Vintage MS: Playing With Specs

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Re: Vintage MS: Playing With Specs

Post by Brave Fencer Kirby » Fri Jul 02, 2010 12:12 am

I imagine that linear seats would be more useful for protecting against suddenly violent shocks than they would be against normal acceleration. After all, we're talking about machines whose maximum acceleration rarely reaches 3 gs, and would only be able to do that in short bursts without running out of propellant in five minutes. The thrusters alone wouldn't be able to create the sort of acceleration that would make something like a linear seat necessary (which is fortunate, since a linear seat wouldn't be able to do much against that sort of constant acceleration anyway).

No, what the linear seats would be good at is, essentially, taking fire. If your mobile suit is getting tossed around by explosives, or colliding with something, or otherwise being given a very high degree of acceleration in a very short duration of time, that's what the linear seat would be good at helping with. The thrusters in mobile suits simply aren't powerful enough to require any sort of equipment for the pilot other than being securely strapped in to a well-padded seat. This also seems to mesh with what we see in the animation -- people tend to bounce around in linear seats when they take a hit (or a near miss) rather than when they're dodging or just moving around. This is probably why they also have airbags as of the CCA era -- if you're moving under your own power you can probably avoid smashing your face into the console, but enemy fire is going to throw you in odd directions that you have no control over. Though one wonders how many casualties were caused by face-console-smashing that they added in a safety feature specifically to counter it? I do seem to recall at least one or two characters getting taken out that way in Zeta...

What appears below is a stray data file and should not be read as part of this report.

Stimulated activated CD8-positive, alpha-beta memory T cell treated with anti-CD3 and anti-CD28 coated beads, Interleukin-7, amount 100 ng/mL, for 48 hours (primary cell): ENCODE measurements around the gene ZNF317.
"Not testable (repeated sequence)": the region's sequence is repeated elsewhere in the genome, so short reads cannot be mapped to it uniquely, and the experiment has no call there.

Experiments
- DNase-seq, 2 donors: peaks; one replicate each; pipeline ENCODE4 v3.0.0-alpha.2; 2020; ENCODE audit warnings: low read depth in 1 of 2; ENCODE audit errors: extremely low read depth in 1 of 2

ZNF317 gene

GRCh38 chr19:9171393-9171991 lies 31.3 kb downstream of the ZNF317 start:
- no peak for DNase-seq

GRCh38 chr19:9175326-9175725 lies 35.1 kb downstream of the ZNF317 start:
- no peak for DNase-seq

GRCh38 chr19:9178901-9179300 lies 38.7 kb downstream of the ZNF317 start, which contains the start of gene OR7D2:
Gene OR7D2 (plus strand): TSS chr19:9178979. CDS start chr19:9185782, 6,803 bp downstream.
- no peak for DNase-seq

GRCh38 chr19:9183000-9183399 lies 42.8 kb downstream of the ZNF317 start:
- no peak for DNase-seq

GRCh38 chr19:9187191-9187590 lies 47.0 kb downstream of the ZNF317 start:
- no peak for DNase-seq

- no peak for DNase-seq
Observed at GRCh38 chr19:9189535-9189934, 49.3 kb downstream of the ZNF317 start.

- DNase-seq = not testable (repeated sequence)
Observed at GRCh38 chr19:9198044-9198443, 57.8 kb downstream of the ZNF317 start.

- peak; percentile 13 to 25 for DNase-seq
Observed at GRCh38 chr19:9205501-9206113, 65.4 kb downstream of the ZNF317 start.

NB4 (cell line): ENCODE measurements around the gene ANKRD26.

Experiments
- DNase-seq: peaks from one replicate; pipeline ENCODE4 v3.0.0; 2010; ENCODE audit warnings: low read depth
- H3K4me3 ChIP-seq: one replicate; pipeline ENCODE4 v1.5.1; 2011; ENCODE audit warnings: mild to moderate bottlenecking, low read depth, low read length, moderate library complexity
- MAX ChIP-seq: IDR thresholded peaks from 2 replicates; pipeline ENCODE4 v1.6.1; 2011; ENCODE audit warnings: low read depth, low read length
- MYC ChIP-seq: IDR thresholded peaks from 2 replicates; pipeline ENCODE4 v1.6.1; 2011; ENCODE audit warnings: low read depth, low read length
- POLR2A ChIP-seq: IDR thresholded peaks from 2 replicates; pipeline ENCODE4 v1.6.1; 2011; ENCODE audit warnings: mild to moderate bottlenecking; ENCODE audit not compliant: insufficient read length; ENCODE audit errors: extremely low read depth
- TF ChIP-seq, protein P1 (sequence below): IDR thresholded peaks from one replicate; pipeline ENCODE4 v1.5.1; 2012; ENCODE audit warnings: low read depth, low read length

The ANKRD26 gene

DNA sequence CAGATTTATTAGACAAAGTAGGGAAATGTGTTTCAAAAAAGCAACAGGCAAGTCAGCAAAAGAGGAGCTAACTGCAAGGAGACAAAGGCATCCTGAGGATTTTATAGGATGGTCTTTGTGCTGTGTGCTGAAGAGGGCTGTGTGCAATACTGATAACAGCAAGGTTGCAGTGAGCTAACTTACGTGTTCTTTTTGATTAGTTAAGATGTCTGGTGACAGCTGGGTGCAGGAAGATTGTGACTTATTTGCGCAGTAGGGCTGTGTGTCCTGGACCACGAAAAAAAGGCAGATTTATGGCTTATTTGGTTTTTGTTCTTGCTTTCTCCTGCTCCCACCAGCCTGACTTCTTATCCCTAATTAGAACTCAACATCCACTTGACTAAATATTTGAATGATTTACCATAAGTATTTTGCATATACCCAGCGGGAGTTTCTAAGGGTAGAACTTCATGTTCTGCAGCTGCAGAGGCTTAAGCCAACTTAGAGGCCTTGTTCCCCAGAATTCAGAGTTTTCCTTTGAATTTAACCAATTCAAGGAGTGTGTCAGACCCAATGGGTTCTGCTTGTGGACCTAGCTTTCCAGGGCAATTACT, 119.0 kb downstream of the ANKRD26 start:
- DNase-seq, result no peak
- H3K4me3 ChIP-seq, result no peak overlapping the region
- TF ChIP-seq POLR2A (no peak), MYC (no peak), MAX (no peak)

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Re: Vintage MS: Playing With Specs

Post by toysdream » Fri Jul 02, 2010 2:16 am

This does sound like a good reason for using linear seats, but I don't think its advantages are entirely unrelated to the mobile suit's performance. After all, we have the example of the Galbaldy Beta, whose performance supposedly made it almost unusable before it was equipped with a linear seat. So obviously taking hits isn't the only scenario in which the pilot benefits from a shock absorber.